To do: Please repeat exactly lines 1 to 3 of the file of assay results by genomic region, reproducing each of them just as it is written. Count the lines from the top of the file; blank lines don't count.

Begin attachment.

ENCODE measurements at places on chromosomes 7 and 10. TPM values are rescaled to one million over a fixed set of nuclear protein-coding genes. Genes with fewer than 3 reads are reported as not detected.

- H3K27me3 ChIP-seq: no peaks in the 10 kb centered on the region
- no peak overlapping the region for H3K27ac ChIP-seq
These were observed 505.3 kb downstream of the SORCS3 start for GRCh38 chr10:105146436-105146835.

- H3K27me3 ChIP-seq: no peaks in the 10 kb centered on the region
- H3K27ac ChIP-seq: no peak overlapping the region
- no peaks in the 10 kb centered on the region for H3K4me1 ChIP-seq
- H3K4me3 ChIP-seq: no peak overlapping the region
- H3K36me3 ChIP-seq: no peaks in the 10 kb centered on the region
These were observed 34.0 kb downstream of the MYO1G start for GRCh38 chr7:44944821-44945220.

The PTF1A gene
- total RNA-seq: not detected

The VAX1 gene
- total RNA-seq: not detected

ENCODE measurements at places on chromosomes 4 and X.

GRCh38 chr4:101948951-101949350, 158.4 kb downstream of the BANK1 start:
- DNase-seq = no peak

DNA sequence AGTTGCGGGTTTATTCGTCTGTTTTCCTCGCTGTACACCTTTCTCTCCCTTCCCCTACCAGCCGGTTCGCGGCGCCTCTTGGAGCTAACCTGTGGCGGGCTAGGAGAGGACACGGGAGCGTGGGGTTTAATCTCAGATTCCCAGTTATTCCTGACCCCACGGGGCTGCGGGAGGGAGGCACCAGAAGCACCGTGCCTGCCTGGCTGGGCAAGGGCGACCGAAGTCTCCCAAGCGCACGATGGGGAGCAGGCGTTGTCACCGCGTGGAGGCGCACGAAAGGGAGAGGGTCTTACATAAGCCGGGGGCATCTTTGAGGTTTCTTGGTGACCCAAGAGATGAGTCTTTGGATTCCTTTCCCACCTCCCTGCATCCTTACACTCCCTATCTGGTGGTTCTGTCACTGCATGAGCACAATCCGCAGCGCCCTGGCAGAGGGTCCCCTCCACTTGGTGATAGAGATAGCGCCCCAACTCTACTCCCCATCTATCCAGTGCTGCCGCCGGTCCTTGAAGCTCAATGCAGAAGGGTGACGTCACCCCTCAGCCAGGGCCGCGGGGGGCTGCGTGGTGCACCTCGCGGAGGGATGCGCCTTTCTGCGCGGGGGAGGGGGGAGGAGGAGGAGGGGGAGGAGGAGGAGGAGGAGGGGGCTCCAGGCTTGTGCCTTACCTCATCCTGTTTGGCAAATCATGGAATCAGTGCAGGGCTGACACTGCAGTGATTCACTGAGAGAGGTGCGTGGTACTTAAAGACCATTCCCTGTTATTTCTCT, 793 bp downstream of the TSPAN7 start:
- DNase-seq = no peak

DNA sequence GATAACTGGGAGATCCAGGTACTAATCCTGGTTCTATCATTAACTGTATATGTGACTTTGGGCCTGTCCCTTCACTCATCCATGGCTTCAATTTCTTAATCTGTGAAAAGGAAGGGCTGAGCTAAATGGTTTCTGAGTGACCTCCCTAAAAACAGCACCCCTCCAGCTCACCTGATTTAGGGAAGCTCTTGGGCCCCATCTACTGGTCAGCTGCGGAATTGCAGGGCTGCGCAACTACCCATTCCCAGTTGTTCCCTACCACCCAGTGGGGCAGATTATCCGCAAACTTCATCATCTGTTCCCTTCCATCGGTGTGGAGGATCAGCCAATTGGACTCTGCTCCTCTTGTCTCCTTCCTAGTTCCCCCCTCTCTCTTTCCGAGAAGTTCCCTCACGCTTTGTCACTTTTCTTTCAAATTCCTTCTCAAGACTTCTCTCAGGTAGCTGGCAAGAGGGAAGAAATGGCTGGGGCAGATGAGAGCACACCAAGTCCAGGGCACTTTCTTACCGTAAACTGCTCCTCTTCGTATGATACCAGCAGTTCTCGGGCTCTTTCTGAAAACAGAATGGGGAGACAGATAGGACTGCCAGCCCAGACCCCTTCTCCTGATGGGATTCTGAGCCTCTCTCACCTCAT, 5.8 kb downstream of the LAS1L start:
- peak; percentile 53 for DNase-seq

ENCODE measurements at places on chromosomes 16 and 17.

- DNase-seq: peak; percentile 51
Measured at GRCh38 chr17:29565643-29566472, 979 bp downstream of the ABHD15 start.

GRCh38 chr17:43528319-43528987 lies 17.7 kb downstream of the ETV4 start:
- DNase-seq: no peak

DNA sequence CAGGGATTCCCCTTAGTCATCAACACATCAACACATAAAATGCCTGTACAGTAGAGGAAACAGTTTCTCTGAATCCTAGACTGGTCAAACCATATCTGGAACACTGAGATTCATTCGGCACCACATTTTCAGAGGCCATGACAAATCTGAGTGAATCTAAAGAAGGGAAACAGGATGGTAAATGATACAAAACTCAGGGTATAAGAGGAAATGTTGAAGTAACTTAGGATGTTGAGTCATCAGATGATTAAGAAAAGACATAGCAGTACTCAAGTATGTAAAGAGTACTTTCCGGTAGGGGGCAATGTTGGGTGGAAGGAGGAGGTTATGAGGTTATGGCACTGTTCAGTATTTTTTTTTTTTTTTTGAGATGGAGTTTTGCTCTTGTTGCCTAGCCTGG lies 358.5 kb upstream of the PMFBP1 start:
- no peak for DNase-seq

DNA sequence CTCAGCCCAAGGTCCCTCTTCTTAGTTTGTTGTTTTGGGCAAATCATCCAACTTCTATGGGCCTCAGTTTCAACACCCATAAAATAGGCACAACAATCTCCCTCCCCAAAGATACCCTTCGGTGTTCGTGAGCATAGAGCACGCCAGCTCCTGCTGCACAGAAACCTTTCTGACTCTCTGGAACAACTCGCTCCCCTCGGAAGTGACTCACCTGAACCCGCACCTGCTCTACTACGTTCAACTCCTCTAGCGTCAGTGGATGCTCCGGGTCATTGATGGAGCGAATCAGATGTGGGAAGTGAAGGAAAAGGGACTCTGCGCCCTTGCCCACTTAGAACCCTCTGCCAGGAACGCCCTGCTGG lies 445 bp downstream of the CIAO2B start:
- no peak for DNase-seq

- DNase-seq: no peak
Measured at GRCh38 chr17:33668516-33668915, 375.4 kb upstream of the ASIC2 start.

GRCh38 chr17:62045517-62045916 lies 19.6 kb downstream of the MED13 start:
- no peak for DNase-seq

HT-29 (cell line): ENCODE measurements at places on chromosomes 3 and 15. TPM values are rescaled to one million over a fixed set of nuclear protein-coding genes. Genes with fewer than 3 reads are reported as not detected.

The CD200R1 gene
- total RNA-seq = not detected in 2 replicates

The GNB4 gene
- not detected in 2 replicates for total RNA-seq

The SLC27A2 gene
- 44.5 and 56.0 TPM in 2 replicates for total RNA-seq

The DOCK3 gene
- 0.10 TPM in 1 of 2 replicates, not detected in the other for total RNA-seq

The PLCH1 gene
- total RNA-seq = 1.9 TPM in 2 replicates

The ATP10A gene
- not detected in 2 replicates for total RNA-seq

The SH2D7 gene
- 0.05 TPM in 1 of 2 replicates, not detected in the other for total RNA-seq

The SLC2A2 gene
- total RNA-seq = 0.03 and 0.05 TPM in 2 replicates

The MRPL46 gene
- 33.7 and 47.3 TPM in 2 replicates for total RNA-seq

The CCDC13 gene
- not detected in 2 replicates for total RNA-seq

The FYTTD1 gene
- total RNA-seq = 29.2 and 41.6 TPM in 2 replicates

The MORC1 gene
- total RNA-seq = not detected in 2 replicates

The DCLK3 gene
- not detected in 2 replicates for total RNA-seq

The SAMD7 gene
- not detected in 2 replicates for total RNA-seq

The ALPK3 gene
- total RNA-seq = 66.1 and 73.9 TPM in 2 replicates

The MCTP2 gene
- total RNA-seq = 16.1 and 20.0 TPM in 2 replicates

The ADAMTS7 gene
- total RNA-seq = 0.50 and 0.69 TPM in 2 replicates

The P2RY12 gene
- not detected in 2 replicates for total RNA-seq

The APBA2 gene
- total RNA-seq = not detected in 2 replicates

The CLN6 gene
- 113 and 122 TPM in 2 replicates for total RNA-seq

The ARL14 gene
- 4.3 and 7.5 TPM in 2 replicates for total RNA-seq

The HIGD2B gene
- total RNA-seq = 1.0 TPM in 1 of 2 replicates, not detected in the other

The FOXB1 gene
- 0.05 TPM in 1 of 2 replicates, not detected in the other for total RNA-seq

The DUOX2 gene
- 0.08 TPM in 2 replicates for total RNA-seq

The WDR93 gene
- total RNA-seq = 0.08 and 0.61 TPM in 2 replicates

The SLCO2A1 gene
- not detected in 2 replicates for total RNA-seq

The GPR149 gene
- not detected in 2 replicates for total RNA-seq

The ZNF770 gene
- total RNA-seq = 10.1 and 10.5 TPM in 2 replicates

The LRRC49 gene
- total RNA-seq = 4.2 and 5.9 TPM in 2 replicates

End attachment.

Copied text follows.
ENCODE measurements at places on chromosomes 7 and 10. TPM values are rescaled to one million over a fixed set of nuclear protein-coding genes. Genes with fewer than 3 reads are reported as not detected.

- H3K27me3 ChIP-seq: no peaks in the 10 kb centered on the region
- no peak overlapping the region for H3K27ac ChIP-seq